Now we are at Dulverton again another site we have been to many times. It’s right in the village of Dulverton beside the river Barle. No Traffic noise day or night just the sound of the river rushing along. Made greater by the rain we have had in the last couple of days. There are not many on site due to the current situation in the country, a lot have cancelled.

Morning sun lighting up the arches.

The above picture of the sun lighting up the arches of the bridge into the village sets the scene for the village. You often see canoeists paddling by and in the summer kids will play in the river. The narrow roads add charm to the village although can be a bit tricky getting to the site in a 30ft camper, but slow and steady is the way to go. Some streets you just can’t go down or up though only on a bike.

Not for the camper this one.

Being on Exmoor means there is lots of biking trails for me, narrow lanes and bridle ways, big hills up and big hills down. Last year when we were here I biked out to Tarr steps and wanted to go there again only this time do a bit of a loop so I came to it one way crossed it and came back another way.

Many years ago I used to go up on Exmoor every weekend mountain biking and have biked across the bridge at Tarr steps and gone through the river in the summer. Now it was winter, the stones will be slippery, they’re not very even, they have gaps in them that could catch you out, the rivers cold and running fast, no one is about to fish me out if I fall in, my bike could disappear. Should I get there and walk across. What do you think. Of course I got there took some photos and rode across with a big grin on my face when I got to the other side.

Tarr steps

Tarr steps is what they call a clapper bridge although I never heard anyone clapping when I got to the other side. It’s 55 metres long and been there a very long time. It’s right in a valley so a big down hill to get to it and a big up hill to bike back up.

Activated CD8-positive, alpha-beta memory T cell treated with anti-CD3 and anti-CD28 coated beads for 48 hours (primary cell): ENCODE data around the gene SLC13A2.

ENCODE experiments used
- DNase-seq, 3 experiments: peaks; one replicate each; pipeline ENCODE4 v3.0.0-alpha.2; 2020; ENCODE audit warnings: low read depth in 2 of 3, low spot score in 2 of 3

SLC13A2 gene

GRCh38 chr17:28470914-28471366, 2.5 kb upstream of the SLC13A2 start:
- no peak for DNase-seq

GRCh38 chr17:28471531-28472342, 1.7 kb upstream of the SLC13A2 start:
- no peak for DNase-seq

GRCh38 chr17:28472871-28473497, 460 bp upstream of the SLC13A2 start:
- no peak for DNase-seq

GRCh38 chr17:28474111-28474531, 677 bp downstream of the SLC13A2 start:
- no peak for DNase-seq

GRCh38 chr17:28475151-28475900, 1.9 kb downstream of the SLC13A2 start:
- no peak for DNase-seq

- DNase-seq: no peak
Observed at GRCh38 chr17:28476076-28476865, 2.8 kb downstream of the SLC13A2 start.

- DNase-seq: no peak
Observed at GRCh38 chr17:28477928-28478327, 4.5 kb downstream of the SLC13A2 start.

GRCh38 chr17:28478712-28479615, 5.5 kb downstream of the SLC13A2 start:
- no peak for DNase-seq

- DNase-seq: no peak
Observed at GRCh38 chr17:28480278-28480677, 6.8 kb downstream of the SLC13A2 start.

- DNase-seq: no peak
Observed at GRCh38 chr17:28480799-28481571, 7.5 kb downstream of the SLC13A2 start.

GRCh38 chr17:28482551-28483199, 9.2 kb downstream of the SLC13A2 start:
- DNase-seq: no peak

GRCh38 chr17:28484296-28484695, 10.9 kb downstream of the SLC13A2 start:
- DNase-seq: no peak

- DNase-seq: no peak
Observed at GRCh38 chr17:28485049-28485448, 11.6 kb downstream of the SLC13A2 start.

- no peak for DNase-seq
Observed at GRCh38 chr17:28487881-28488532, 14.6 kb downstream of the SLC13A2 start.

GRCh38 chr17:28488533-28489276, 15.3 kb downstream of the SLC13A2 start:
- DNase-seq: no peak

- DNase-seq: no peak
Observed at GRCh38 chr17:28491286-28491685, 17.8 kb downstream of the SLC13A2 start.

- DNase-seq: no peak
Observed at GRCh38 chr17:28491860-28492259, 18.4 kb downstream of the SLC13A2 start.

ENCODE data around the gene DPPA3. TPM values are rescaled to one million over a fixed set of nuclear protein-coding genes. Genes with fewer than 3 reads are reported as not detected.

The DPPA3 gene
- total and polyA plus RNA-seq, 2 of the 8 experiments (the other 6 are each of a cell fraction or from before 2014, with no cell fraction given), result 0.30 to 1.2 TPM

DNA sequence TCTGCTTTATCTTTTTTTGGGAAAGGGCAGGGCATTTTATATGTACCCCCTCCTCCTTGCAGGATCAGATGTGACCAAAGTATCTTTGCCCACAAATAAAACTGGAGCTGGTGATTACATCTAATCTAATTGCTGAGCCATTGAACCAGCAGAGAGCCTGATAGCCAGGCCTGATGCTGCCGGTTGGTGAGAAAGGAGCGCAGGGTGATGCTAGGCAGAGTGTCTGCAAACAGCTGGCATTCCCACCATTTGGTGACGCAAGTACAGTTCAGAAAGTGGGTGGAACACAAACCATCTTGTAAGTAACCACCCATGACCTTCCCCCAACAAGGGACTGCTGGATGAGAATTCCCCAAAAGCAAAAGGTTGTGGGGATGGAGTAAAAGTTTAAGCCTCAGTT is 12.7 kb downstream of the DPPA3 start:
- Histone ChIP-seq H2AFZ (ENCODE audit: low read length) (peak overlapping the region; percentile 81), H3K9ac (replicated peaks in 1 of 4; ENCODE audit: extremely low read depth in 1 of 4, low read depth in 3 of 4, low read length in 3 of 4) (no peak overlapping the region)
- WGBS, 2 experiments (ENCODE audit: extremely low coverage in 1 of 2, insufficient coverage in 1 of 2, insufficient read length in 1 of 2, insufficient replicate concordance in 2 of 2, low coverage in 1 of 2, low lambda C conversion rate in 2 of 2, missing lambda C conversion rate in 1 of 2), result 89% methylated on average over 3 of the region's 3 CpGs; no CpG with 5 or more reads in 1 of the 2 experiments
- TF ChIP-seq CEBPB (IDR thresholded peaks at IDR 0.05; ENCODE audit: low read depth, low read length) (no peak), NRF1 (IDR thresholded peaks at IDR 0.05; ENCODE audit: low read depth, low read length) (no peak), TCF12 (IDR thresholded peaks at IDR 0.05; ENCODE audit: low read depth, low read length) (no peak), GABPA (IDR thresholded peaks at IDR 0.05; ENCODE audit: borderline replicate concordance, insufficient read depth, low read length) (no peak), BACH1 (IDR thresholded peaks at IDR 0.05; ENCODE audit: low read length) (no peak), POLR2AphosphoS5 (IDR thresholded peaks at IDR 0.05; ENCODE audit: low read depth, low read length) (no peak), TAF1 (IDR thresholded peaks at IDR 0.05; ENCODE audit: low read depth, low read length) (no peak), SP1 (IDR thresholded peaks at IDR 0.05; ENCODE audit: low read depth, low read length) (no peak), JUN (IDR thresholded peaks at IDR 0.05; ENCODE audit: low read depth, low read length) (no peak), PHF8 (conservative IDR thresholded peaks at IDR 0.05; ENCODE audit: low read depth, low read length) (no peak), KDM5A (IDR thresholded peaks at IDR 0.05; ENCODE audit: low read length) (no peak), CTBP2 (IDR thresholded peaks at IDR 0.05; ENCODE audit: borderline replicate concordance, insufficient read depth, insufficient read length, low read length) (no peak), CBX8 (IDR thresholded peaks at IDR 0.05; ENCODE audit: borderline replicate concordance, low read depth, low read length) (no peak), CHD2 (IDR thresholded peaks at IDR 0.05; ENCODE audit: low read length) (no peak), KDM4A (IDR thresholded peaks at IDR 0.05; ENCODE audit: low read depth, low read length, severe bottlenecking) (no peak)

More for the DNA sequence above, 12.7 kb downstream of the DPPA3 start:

Another thing I wanted to do while we were down in Devon was to get Ellis some real Devon cider. Ellis is the welsh guy that has a small holding opposite the campsite we were working on in Snowdonia. He supplied us with the very nice trout we had all through the summer. Chatting to him he said he liked a cider with his tea in the evening. So I told him I would bring him some back next year. I knew just the place to get some from.

Indicknowle cider and farm shop is on the edge of Exmoor but still in Devon. They rear all their own animals and make cider. The cider is made from apples from their own orchard. The apples are blended, milled, and pressed using Victorian equipment using the same methods the family has used since the 1870’s and then stored in oak barrels. So when I say it’s proper cider, it’s proper farm cider. Not the manufactured stuff you get in the super market which has never seen an apple in its production.

The cider cellar

I was chatting to the owner about the way it’s made and working on the farm. He was saying it’s a hard life but very enjoyable. He offered me some cider to try before I buy, but I declined the offer telling him it was for a friend and me and cider don’t really get on. I have had a couple of dodgy nights on the cider, well the nights were ok it was the next day that was dodgy so me and cider are no longer friends.

So that’s us up to date on our travels, we are missing France, Spain and Portugal in the winter but other things have taken priority this last two years, and with Covid and brexit happening now who knows what will happen next winter for us. Watch this space. We don’t do Xmas as you will know if you follow this blog so I will wish you all a happy holiday. Stay safe out there.

Still some leaves to fall in Dulverton.